Cyxiron everyone favourite way to give firearm proficiency to their cleric would also allow the writers to explore the darker sides of progress. Golarion has always been more technologically advanced then most others high fantasy settings, and Cyxiron itself is proof of that. He would also be an excellent antagonist for anything set in the Mana Wastes, to reflect the darker sides of the hardened survivalists that inhabit those lands, people who are willing to do anyting to give just a bit more power to their trusted guns.

Laivatiniel This harbringer introduces some pretty mature themes to the game, but it is also on of the most suited for a psycoogical horror module,something that would leave the players chilled to the core. Laivatiniel is a creature of paradoxes, an embodiment of hate that has love and coddling, however twisted, as part of her domain. For that alone i believe she deserves a better exploration.

Corosbel is the ultimate bait and switch villain. Few tings are more powerful in the narrative than an heroic sacrifice done right, and few things are more devastating than learning that the heroic sacrifice actually helped your enemy. Also, he comes with a rivalry to Hanspur that could give some great plot hoooks in a morally grey adventure or module, and he is the perfect foil to the next entry on my list...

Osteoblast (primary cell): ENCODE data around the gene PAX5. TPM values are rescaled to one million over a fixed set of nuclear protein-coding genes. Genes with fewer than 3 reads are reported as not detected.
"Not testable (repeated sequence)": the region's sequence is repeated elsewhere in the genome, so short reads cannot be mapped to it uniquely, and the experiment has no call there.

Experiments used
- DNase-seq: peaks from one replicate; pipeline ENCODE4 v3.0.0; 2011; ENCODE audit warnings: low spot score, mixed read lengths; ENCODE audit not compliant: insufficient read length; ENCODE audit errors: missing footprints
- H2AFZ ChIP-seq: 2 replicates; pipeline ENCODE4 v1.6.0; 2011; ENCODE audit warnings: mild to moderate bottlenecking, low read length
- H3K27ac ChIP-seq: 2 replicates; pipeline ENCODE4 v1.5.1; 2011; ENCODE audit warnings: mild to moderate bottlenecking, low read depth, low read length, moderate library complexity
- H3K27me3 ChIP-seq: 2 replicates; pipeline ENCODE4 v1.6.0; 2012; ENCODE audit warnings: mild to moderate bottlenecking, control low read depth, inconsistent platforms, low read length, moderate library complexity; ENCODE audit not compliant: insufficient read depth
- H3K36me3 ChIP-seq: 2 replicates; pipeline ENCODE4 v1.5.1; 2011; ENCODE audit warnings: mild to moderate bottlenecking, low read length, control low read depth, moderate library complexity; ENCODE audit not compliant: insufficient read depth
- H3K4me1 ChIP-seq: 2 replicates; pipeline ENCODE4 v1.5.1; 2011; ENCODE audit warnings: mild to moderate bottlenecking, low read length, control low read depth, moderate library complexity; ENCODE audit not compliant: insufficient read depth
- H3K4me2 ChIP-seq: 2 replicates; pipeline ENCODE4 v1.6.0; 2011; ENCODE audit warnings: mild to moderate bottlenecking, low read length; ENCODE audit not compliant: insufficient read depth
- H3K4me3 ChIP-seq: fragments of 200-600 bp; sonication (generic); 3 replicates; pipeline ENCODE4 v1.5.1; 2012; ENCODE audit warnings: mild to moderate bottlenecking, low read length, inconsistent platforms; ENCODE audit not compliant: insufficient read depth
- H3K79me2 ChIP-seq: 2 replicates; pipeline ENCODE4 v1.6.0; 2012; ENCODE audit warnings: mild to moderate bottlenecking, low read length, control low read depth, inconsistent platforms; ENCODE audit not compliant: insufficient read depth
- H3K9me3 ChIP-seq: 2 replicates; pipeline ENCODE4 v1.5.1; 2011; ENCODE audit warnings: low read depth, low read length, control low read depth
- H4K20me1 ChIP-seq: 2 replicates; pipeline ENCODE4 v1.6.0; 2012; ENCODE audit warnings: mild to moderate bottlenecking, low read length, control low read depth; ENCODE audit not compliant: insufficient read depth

Lythertida I mean, her cults sounds like one that produces loads of martyrs. She would be perfect to insert in a campaign that relies heavily on the themes of idealism and practicality. She is a lord that sparks revolutions, but can her cult sustain them?

Black Butterfly Everyone favourite Empyreal Lord, she has been explored way more that the other entities on my list, but she and her cultists still have to make an official appearence. They would be perfect allies in an adventure focused on the threats that lurks between the stars.

All the Asura Ranas
They among the most philosophical villains in the setting, who are set apart form all the others by the fact that they really do have a point about the imperfection of the gods. They could make excellent villains in all sorts of adventure paths, and, given their lawful nature, their cults could even be used as somewhat trustworthy allies against cults of evil gods.